But there is power in the trying, and it’s admirable to never give up.

My on-the-other-hand-point is, it does not serve anyone if we believe we will never be good enough—and walk away. The Post Hoc Fallacy has wreaked its destruction on our soul….if we let it.

In fact, I also wrote about how sometimes even really really bad art can have its own power, in my June column on Regretsy. Being authentically “bad” can have a place in the world.

We’ve all seen vendors at art-and-craft shows, on websites, in shows, even in galleries, that are….well, “meh”. Not awful, but not that great, either. We’ve seen people win awards for work we don’t think is that much better than ours. We’ve seen people whose work is twice as expensive as ours, while ours languishes.

The worlds of making art, buying art, exhibiting art, selling art, and honors awarded for art are as wide and varied as the people who actually make art, and certainly as varied as the people who judge it.

I believe that making our work as good as we can, and then striving to do better, is indeed an excellent way of increasing our chances of being “successful”, however we choose to measure our success.

And yet, I’ve seen amazing artists being rejected from shows, from events, etc. Many talented artists whose work doesn’t sell.

In fact, artists have been long judged for their gender, their race, their nationality, their success/sales, their subject matter, their technique of choice, their name recognition, you name it, it’s been done. We’re getting better, I hope!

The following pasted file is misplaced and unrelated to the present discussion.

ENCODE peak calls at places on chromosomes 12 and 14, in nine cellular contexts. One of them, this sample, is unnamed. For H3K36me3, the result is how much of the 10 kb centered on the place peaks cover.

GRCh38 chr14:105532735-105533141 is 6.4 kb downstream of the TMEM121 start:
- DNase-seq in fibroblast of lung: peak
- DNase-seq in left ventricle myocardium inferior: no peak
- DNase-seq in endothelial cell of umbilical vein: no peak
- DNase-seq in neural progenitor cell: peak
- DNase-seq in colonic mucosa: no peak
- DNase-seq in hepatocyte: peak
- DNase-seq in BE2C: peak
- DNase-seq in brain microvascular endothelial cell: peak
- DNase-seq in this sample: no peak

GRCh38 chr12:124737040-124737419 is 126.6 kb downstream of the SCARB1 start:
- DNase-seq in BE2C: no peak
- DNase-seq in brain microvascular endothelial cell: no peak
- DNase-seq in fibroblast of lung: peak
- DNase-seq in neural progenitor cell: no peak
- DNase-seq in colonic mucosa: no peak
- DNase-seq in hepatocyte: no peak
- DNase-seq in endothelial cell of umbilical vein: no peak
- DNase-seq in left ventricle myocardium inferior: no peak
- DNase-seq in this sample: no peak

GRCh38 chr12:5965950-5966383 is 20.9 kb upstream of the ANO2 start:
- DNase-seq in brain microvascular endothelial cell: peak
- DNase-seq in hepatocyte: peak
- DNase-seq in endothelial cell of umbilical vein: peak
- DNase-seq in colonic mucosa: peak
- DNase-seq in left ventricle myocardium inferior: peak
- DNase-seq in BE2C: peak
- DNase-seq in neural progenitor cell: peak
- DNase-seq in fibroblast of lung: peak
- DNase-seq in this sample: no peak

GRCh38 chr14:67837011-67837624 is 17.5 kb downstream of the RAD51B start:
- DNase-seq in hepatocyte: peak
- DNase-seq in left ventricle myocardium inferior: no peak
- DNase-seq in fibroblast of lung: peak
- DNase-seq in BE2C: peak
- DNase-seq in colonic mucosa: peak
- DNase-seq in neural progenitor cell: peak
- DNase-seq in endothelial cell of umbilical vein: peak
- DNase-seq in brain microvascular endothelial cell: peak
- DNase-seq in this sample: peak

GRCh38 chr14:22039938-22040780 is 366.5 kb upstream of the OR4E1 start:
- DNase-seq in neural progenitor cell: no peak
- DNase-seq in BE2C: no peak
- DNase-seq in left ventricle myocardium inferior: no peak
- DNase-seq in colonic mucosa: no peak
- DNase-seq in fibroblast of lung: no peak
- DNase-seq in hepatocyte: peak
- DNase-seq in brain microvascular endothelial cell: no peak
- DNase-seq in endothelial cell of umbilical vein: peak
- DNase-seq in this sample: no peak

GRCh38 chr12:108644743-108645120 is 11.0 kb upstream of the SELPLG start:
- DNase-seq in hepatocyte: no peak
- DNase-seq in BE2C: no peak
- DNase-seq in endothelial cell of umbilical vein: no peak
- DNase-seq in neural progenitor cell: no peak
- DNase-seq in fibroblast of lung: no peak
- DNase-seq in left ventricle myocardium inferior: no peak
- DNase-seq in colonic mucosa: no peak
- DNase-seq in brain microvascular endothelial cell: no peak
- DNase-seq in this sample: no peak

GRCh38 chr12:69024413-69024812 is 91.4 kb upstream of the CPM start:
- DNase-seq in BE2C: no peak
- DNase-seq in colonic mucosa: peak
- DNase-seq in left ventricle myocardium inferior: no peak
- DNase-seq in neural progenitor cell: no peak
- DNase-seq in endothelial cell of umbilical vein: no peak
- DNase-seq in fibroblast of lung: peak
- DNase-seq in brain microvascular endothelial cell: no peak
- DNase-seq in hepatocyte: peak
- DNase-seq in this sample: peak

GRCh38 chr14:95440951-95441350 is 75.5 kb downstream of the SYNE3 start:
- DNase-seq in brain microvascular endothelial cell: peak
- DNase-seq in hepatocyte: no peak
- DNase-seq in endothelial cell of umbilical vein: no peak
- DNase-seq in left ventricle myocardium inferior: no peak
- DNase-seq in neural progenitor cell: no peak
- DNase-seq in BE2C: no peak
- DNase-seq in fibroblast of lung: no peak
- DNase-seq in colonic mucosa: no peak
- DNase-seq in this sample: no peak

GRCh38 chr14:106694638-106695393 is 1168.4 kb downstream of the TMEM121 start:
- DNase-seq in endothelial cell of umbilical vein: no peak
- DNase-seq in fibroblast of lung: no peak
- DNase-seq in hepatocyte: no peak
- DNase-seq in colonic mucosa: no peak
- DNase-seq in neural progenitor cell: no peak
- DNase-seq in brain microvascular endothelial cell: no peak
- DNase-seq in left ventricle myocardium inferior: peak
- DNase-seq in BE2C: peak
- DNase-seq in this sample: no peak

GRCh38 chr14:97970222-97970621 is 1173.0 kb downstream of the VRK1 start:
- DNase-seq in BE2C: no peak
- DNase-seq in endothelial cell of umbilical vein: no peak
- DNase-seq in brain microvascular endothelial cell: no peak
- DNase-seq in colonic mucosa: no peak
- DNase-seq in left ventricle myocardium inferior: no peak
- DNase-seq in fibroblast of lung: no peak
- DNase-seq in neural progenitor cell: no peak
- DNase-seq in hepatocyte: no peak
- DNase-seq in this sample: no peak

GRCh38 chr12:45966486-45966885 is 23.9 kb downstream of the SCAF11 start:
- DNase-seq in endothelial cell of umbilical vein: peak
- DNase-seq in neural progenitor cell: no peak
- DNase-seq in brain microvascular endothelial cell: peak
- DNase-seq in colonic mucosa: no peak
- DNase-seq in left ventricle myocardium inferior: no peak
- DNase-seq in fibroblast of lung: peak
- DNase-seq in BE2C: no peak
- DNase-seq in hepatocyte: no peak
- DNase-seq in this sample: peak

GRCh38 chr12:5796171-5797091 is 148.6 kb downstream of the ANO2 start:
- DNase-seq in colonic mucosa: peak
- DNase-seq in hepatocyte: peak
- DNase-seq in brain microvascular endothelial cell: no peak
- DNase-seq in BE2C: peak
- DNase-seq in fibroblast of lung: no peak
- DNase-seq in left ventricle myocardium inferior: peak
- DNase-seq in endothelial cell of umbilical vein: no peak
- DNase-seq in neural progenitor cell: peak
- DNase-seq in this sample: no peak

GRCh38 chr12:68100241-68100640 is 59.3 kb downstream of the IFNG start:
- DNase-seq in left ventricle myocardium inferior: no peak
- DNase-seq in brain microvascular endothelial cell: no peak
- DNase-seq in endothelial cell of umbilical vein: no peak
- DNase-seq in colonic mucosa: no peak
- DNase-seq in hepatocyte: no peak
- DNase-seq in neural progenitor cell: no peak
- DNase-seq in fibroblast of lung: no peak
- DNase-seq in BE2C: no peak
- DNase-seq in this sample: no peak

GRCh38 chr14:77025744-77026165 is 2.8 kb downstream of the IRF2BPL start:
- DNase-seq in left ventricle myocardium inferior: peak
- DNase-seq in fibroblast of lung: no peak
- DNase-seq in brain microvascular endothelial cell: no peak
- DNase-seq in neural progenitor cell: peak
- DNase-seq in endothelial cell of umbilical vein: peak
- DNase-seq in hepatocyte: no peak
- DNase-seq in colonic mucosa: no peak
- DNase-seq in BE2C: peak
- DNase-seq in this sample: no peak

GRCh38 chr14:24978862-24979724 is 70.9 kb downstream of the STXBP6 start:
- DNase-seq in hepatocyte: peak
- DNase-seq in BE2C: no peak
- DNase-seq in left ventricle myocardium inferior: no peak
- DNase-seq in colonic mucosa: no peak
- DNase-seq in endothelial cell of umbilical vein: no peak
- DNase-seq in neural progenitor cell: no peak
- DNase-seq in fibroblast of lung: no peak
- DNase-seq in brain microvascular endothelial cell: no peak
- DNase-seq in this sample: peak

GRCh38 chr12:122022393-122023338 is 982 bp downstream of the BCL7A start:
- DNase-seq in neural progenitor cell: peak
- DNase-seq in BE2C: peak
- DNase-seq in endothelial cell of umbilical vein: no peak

Many artists get discouraged, sure they are doing something wrong. And many artists believe they simply aren’t good enough, so why bother even trying?

I’ve been there. I’ve been at every stage of this in my art career.

I’ve been told my artistic aesthetic is immature, by the very same person who, a couple years later, demanded to represent my work. (I guess they forgot what they said the first time. It was the same body of work!)

I’ve been told my work is not “real art”.

I’ve been told I make the same “tired old work” with the same “tired old techniques”.

I’ve been rejected from shows, galleries, etc. since the very beginning. I’ve been told my prices are too high since I first started selling my artifacts, even when they were priced at $18 for a horse pin. I’ve gotten into galleries and then pulled out because my work “just wasn’t selling”. I’ve been told I need to focus because my work takes “too many media categories” (fiber, jewelry, sculpture, assemblage, etc.)

But here’s the thing: I don’t care.*

Even as people where making these judgments (and statements) about my work, there were even more people who said amazing things. Like, “I’ve never seen anything like this, and it’s beautiful.” Like, “I can recognize your work anywhere!” I have won a few awards, and I treasure them. I have been juried into some of the top fine craft shows in the country. I found my story about my work, and that made it a cohesive body of work.